Back to IndieWire

Why Harun Farocki Was a Major Filmmaker

Why Harun Farocki Was a Major Filmmaker

This week, Art Basel Miami Beach — in what it calls “a tribute to the late Harun Farocki” — screened “Parallel II” (2012), one chapter in a bare-boned four-part inquiry into digital gaming by the seminal filmmaker, who died in July at 70.
An art shopping destination for the 1%, sponsored by the Swiss bank UBS, might seem an odd fit for Farocki. He was a pioneer of New German cinema whose 1969 film, “Inextinguishable Fire,” was a dead-pan satire of executives at The Dow Chemical Company, the manufacturer of napalm for use in Vietnam by the US military.
Yet in recent years, Farocki moved closer to the world of art, as his films – shot on high definition video rather than on his once-preferred 16 mm – were exhibited in galleries as much as they were on cinema screens or in museums. MoMA gave him a retrospective in 2011. His work is shown in New York at Greene Naftali Gallery. Farocki died before ever producing a critique of the art market of which he had become a part. Given his notorious honesty, it’s a lost opportunity. Art Basel Miami Beach, now showing Parallel II, would have been the biggest and most obvious target.

Mourning a Legacy

In Farocki’s 1979 feature-length debut “Between Two Wars,” the director offered practical advice for filmmakers who chose to work independently: “When one doesn’t have money for cars, shooting, nice clothes, when one doesn’t have money to make images in which film time and film life flow uninterruptedly, then one has to put one’s effort into intelligently putting together separate elements: a montage of ideas.”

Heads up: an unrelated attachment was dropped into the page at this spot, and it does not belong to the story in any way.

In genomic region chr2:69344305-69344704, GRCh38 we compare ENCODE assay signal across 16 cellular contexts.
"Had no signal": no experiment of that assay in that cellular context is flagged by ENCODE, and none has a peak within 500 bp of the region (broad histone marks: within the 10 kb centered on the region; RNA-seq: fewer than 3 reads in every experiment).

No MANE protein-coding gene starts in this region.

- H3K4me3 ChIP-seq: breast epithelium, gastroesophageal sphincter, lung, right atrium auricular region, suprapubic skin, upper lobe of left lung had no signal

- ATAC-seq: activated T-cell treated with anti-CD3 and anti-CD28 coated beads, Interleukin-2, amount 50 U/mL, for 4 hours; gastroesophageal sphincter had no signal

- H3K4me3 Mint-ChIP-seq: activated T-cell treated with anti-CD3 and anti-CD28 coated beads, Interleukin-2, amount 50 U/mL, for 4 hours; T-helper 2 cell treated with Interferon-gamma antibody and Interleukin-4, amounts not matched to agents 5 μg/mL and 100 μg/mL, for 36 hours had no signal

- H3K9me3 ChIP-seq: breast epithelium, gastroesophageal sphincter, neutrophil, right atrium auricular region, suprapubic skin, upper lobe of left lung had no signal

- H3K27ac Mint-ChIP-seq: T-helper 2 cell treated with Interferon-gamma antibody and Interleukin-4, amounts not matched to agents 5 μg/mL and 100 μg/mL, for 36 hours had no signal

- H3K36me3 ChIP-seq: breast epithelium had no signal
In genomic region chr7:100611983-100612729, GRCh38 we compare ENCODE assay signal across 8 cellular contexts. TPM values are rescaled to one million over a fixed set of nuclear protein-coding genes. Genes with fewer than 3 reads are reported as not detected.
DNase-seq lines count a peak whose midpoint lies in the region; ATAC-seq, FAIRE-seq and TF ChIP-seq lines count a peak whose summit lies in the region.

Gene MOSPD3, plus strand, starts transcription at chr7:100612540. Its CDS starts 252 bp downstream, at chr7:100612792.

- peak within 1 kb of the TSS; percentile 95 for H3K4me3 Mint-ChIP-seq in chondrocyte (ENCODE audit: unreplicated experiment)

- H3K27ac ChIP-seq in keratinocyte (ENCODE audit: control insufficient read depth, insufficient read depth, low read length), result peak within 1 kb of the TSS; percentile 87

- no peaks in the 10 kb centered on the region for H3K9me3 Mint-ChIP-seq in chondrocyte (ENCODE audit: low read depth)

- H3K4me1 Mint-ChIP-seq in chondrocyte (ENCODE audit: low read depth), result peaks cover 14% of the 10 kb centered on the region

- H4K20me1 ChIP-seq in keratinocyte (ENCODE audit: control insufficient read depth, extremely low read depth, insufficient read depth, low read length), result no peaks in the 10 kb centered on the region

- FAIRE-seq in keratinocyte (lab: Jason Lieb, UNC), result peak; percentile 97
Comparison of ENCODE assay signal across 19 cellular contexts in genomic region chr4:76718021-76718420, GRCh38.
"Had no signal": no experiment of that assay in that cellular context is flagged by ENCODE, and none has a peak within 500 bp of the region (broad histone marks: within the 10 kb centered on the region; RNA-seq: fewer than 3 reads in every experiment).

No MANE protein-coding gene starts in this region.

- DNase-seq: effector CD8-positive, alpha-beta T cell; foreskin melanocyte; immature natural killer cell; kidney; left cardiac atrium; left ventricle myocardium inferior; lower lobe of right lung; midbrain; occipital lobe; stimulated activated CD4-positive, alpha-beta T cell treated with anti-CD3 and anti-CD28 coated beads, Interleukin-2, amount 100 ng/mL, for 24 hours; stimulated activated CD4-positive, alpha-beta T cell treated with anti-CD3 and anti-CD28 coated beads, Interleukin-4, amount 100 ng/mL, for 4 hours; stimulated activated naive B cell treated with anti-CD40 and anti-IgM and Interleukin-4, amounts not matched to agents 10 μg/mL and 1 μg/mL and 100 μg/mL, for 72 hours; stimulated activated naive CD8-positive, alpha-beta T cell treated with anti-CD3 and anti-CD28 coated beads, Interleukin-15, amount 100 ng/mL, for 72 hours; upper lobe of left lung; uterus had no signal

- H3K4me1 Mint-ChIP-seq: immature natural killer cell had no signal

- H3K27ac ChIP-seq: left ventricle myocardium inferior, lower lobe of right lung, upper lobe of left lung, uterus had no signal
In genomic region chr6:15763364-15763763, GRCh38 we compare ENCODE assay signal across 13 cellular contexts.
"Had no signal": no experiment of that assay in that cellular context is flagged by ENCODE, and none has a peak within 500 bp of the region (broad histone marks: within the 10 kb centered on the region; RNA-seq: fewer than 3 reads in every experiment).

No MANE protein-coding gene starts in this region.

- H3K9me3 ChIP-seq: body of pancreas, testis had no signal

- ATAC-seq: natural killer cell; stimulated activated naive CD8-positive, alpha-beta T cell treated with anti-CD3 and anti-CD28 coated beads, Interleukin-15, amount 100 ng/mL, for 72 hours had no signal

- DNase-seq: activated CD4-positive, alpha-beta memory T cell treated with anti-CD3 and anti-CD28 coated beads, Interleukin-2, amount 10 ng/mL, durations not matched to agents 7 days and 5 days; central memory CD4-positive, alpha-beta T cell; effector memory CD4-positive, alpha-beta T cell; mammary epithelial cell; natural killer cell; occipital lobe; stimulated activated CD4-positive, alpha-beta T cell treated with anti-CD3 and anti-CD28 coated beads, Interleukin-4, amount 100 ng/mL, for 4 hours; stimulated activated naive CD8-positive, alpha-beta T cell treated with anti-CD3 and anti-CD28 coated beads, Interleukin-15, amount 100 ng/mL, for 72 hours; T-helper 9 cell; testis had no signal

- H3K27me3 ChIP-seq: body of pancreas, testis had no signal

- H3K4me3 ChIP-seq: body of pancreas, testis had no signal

Farocki has been mourned over the last four months. The most extensive memorial so far was in Vienna, an adopted city for the Berlin native, where he taught at the Academy of Fine Arts and where the annual Viennale was a loyal exhibitor of his many films. A salute to the filmmaker at this year’s Viennale (Oct. 23-Nov. 5), “The Inscription of the World: In Memory of Filmmaker Harun Farocki,” was a journey through the work of a close friend who had a many-sided influence on cinema.  
The subjects of his films ranged widely, but politics was always at the core. “I don’t want to badmouth ’68, but I’m still quite hung over from it,” he once said.
As the critic Nora Alter pointed out in an anthology on Farocki, “For him, a film is political only to the extent that it has a political effect on the audience, and that effect is mobilized when one can watch it more than once.”
The public that saw one of Farocki’s films in Miami experienced a broader tribute in Vienna. Nine of his 120 films were on the program — as much an introduction to a new audience as it was a farewell to a longstanding colleague. The unsentimental Farocki would have approved.
Vienna also screened the world premiere of “Farocki,” a contemplative feature-length elegy by James Benning, who had known the filmmaker for decades.